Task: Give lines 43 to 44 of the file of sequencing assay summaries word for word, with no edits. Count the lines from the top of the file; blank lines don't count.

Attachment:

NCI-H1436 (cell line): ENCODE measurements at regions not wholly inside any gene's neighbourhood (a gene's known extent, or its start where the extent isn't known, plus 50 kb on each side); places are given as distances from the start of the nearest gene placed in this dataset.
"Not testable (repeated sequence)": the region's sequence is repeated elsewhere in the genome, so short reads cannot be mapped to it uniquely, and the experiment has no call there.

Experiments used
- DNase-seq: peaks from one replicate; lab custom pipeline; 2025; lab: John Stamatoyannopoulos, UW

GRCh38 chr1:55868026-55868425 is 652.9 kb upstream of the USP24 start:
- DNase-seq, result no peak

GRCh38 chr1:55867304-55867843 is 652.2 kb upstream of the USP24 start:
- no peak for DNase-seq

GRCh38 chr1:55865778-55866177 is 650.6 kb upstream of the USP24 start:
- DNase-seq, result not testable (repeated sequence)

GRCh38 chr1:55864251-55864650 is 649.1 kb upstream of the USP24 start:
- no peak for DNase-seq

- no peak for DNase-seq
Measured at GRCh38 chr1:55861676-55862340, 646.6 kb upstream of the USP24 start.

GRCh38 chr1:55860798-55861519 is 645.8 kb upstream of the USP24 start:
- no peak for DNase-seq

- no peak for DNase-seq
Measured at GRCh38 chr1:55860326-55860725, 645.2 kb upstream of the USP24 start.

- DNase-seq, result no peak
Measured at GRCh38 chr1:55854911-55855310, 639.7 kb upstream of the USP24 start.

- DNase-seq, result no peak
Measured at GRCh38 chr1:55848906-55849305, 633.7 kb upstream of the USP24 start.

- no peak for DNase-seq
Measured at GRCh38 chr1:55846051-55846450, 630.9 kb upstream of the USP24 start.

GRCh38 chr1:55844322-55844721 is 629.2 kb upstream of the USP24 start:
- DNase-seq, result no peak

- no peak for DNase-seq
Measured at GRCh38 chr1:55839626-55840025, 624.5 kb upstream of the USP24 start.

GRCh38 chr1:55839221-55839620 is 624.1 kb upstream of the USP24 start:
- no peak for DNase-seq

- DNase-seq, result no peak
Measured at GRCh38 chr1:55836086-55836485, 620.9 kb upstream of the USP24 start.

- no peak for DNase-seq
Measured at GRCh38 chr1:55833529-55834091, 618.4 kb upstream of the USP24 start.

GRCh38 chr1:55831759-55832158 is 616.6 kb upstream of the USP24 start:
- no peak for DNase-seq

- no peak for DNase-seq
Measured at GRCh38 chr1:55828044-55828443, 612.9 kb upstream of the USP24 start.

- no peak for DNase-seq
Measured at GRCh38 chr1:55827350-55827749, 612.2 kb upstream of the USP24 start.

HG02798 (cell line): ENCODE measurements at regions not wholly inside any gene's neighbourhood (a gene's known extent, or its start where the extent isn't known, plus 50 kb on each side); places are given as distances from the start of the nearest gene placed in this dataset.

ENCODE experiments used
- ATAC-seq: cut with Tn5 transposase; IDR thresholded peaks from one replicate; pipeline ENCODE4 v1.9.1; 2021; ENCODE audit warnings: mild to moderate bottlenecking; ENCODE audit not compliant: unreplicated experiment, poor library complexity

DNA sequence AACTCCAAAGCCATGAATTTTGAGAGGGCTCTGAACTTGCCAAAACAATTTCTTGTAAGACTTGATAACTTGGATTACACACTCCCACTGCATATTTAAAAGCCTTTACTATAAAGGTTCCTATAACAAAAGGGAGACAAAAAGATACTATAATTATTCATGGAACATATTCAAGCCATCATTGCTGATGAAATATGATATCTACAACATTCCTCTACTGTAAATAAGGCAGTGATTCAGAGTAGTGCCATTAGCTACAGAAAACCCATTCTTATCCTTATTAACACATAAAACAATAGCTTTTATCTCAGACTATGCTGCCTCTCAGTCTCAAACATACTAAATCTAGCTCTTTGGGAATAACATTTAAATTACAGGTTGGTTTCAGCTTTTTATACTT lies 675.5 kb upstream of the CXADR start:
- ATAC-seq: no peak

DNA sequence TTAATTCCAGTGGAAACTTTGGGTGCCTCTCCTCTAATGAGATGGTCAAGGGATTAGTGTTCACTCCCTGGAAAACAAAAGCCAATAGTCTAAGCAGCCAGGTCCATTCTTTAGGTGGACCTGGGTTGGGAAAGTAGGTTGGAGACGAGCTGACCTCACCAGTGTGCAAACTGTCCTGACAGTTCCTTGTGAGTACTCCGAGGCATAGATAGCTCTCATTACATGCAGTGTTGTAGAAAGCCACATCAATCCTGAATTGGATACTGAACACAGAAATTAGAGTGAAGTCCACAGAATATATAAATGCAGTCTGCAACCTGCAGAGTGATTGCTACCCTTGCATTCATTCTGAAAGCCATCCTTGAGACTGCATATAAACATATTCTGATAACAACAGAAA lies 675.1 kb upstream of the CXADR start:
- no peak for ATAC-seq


- ATAC-seq: cut with Tn5 transposase; IDR thresholded peaks from one replicate; pipeline ENCODE4 v1.9.1; 2021; ENCODE audit warnings: mild to moderate bottlenecking; ENCODE audit not compliant: unreplicated experiment, poor library complexity

DNA sequence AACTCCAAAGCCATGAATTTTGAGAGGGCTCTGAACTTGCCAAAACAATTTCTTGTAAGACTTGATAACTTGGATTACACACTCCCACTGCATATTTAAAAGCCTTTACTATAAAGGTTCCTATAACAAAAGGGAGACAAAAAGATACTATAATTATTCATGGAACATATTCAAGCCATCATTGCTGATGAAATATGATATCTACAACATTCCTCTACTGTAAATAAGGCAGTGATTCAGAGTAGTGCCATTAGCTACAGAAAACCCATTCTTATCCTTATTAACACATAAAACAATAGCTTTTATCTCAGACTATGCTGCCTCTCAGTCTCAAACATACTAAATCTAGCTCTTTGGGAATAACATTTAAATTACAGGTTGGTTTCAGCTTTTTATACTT lies 675.5 kb upstream of the CXADR start: